Clark: Take Military Out of Crosshairs of Culture Wars
Has society moved on from the “old attitude” of being against homosexuals in the military? In a roundtable discussion on This Week retired Gen. Wesley Clark asked for a repeal of Don't Ask Don't Tell, saying that “combat effectiveness” has nothing to do with sexual orientation. “What we need to do is take the military out of the crosshairs of the culture wars,” he said.
McConnell and Obama: Taxing Friendship
On Meet the Press, Senate Minority Leader Mitch McConnell (R-KY) said he was optimistic that the GOP will come to a deal with President Obama on taxes. While McConnell wouldn’t divulge any of the details of what the deal might look like, he said that in the last two weeks he’s had more conversations with Obama than in the last two years. A teaser: There’s now bipartisan opposition to raising taxes on anybody.
Gingrich on WikiLeaks: Administration Shallow and Amateurish
Nothing gets Newt Gingrich’s blood boiling more than WikiLeaks. On Fox News Sunday, Gingrich said that WikiLeaks founder Julian Assange is engaged in warfare and terrorism and should be tried as an enemy combatant. He went on to blast the Obama administration for having a “shallow” and “amateurish” approach to national security that is endangering Americans.
Rangel: Censure Was Politically Motivated
While Charlie Rangel has had a few days to think about his symbolic shaming, he still believes that both Democrats and Republicans knew his actions did not merit the level of punishment he received. In his first interview after being formally censured by the House last week for ethics violations, Rangel told State of the Union that it wasn’t necessarily his actions, but instead the political climate that influenced the vote. "Especially at a time when the reputation of the Congress is at an all-time low,” he said, “We just had a real combative election, and if you do anything to look like you're going easy on anybody in Washington, I can understand that feeling back home.”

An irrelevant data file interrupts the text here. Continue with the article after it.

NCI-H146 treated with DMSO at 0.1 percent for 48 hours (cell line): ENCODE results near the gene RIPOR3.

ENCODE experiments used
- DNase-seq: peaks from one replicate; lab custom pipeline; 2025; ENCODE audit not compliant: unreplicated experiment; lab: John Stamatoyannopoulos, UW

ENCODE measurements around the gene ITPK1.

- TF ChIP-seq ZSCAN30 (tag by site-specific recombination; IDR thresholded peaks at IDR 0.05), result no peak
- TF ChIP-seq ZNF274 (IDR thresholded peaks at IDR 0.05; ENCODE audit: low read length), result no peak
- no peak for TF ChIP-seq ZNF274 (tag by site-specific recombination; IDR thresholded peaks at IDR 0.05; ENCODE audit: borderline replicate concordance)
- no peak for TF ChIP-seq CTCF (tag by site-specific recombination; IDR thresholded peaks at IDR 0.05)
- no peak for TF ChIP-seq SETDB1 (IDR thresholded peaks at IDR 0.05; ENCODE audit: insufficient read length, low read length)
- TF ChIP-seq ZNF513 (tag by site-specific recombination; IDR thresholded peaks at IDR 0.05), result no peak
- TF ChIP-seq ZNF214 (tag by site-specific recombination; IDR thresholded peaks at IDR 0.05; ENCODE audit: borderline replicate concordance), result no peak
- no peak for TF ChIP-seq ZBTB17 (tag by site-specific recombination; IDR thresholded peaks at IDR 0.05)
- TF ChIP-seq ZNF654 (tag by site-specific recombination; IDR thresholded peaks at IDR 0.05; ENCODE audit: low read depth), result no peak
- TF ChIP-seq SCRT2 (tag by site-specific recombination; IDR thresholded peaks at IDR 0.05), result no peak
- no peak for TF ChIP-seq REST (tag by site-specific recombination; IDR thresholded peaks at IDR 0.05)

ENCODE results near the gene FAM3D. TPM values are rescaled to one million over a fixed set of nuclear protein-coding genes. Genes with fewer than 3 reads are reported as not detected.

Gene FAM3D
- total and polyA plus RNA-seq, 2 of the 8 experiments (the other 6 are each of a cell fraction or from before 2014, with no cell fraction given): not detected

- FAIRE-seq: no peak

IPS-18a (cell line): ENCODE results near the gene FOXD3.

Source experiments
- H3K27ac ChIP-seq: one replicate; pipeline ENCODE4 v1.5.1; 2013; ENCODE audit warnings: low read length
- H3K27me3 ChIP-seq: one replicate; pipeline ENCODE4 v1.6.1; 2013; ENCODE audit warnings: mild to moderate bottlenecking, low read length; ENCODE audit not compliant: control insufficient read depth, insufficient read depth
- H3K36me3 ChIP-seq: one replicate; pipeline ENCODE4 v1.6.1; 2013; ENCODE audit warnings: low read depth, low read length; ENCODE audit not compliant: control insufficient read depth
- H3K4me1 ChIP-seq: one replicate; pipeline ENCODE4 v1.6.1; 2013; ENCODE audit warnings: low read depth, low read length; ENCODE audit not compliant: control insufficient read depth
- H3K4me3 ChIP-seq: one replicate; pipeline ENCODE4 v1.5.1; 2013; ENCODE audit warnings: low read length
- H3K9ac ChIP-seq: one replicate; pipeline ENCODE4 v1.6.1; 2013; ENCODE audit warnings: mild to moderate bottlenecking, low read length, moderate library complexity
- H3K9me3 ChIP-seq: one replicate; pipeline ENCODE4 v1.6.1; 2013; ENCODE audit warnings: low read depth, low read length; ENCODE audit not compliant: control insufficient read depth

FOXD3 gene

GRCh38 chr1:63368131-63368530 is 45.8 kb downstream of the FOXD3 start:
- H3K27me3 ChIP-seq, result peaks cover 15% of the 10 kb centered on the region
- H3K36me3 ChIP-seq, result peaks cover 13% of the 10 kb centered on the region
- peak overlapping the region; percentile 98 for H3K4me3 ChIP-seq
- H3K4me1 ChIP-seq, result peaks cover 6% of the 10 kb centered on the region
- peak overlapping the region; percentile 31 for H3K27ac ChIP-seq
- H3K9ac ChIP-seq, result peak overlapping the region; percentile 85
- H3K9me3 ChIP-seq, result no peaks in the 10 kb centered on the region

Time Editor: Assange a Zealot and Anarchist, But Not Criminal
Time magazine Managing Editor Richard Stengel told Howard Kurtz on Reliable Sources that his job is to “publish and be damned” and that’s exactly what happened with their interview with Julian Assange—in which he admitted the WikiLeaks founder doesn’t “entirely make sense.” Stengel said that while Assange did harm national security, the real criminal, if there is one, is the alleged document leaker Bradley Manning.
Minority Whip: Don’t Say Tax Cuts!
On Face the Nation, host Bob Schieffer sat down with Senate Majority Whip Dick Durbin and Minority Whip Jon Kyl to talk tax cuts. Kyl was visibly irritated at the phrase “tax cuts” preferring a term that doesn’t exactly roll off your tongue: “Extending for a period of time the rates that have been in existence for the last decade.” Both Durbin and Kyl agreed that the Senate is moving in the direction of a compromise.
Is The New York Times Culpable?
Is there a distinction between what WikiLeaks did and what The New York Times did? On Reliable Sources, The Daily Beast’s Howard Kurtz posed this question to Torie Clarke, who served as the Pentagon spokeswoman under the Bush administration from 2001 to 2003. She said the while she does understand the obligation of some news organizations to publish the information—because if they didn’t publish, others would have—Julian Assange is still “calling the shots.”